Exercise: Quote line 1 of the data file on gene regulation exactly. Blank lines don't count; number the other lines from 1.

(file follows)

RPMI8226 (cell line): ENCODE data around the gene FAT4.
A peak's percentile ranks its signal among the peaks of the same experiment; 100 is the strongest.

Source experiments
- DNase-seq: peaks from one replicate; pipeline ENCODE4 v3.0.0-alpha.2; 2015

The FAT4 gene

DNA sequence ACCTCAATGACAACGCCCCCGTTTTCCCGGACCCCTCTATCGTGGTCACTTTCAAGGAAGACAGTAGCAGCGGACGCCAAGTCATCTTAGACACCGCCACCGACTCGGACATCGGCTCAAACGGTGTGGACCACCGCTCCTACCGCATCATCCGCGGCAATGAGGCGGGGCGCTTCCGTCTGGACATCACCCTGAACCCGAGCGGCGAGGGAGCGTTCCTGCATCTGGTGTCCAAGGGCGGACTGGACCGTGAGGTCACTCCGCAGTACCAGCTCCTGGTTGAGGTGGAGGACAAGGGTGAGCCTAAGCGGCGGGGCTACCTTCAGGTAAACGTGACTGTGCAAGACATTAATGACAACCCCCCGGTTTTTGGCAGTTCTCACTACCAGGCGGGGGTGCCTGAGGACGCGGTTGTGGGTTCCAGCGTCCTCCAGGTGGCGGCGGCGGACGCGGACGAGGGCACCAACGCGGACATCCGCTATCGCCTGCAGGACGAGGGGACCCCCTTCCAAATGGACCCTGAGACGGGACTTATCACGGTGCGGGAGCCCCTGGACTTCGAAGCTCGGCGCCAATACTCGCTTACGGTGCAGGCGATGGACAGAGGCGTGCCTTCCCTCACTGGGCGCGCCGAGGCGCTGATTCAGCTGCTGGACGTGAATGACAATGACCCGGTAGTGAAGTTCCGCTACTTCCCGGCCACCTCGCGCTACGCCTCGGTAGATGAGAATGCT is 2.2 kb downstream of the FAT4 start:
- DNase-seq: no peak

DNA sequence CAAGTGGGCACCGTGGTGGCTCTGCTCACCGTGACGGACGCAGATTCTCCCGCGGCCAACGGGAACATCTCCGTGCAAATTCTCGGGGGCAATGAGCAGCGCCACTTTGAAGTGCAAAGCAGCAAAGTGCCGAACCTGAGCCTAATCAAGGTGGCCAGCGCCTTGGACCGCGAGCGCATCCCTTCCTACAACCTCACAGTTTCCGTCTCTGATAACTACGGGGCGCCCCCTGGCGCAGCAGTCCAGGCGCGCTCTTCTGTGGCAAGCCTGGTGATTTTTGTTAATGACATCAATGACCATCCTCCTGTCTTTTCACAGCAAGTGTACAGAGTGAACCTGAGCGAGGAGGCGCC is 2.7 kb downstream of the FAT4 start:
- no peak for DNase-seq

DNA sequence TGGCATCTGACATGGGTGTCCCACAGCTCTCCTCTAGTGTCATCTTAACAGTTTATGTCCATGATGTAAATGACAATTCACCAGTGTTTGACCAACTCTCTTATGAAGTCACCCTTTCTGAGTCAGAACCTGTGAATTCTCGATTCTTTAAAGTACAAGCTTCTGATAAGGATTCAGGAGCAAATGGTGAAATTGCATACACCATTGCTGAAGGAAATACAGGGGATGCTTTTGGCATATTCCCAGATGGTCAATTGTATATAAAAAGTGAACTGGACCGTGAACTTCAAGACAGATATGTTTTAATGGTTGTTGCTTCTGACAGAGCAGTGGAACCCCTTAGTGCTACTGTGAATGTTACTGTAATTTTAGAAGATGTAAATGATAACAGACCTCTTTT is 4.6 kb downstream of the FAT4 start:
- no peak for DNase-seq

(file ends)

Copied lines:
RPMI8226 (cell line): ENCODE data around the gene FAT4.